The Templars were almost everywhere in medieval Europe: at royal courts, in towns, overseeing markets and fairs, taking care of parish churches, and supervising farm workers. They loaned money and offered safe deposit and money transfer facilities. They developed underproductive land, maintained flood defences, and provided employment for clerks, household servants, and farmworkers. They invested in modern technology, notably fulling mills. Their houses, scattered across the countryside, provided hospitality to travellers and distributed alms to the needy on three days a week.
The Templars’ reason for existence was to defend Christendom and Christians, and to this end they used their European properties to raise money, supplies, and personnel for their military activities on the frontiers. Leading Templars in the Latin East sent regular newsletters to their brothers and leading secular and religious figures in Europe, with the latest news of their activities, an overview of events on the frontier, and requests for aid. Their alms-collectors travelled regularly around Europe, preaching and collecting donations. They had papal authority to visit churches under interdict once a year, and to judge from contemporary complaints they visited more often.
Yet, their patrons, tenants, and estates away from the frontiers of Christendom also made demands on them. Although they were founded to fight physical battles in defence of Christians, by the time of the Templars’ arrests in 1307 and 1308 the brothers in Latin Europe were spending a considerable amount of time and money providing post-mortem care for their patrons. They were known (in fact and in fiction) for providing fine tombs for their patrons. A substantial number of the chapels that they maintained, at least in England, supported priests who performed mass for the souls of past patrons; and a large proportion of these chapels did not also serve a Templar house—in other words, their primary purpose was to commemorate the Templars’ benefactors and provide post-mortem care for their souls.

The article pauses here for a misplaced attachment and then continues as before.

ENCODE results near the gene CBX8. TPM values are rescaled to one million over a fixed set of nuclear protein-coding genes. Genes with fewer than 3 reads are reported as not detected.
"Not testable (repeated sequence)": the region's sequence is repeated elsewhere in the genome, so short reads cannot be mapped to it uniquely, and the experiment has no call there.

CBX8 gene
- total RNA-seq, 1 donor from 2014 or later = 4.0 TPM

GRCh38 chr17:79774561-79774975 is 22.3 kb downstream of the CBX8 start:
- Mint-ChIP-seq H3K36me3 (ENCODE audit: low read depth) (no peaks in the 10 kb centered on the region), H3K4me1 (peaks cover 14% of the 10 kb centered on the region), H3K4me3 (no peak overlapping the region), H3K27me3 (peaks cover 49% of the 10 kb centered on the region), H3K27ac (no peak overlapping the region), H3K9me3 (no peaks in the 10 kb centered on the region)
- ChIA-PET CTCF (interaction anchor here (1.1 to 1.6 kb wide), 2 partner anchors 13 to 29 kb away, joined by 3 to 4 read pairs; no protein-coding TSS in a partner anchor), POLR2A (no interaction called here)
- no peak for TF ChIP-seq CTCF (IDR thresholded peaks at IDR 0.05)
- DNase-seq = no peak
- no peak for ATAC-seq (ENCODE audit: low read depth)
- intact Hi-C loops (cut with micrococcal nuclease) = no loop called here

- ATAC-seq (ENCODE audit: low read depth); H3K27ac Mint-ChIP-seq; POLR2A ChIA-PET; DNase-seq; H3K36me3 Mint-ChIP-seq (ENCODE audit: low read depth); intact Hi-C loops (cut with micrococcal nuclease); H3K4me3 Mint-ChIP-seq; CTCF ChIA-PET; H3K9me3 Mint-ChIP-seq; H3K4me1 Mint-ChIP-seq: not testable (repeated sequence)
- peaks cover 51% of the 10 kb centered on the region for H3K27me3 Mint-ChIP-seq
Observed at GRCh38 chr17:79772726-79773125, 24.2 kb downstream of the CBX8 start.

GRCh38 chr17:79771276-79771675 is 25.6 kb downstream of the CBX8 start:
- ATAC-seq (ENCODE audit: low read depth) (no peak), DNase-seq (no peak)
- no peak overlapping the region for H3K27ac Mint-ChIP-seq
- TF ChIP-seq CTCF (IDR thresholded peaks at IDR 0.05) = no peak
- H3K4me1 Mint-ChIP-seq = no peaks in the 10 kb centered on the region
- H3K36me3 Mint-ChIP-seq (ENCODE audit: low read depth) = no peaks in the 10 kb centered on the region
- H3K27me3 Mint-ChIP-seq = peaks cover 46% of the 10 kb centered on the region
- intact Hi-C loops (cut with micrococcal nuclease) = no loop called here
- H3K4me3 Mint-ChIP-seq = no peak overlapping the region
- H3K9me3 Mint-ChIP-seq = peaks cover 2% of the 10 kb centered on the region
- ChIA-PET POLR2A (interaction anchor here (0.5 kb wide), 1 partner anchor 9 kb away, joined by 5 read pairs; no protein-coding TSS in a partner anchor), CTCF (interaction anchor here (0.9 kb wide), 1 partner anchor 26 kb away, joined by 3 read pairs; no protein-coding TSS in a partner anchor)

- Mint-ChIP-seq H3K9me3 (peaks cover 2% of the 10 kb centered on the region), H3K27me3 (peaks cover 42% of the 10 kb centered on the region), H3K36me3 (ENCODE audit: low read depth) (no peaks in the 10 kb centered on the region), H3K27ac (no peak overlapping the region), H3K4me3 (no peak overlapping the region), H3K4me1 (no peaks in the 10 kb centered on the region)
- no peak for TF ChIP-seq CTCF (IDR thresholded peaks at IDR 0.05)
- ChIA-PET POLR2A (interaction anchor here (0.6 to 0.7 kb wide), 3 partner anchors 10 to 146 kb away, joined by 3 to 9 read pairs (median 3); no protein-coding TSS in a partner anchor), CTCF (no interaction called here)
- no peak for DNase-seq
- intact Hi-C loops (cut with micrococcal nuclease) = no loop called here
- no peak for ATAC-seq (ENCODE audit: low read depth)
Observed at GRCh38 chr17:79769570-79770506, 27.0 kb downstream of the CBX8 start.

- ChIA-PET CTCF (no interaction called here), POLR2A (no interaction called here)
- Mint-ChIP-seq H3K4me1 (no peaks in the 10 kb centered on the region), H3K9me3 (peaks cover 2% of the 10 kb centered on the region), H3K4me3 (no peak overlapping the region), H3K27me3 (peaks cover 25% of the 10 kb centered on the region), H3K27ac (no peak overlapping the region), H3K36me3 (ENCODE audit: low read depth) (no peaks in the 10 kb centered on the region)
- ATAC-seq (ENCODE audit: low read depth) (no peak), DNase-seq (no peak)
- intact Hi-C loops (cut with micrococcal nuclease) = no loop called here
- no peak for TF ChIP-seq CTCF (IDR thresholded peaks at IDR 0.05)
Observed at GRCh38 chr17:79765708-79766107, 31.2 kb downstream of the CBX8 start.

Templars were popular providers of pastoral care. One possible reason for this was that popes had allowed the brothers exemption from observing interdicts, so that they could keep their churches open when other local churches were closed. What was more, during the trial of the Templars in England, some non-Templar witnesses stated that the Templars lifted excommunications from their own people—employees, associate members, and perhaps even tenants—without episcopal permission.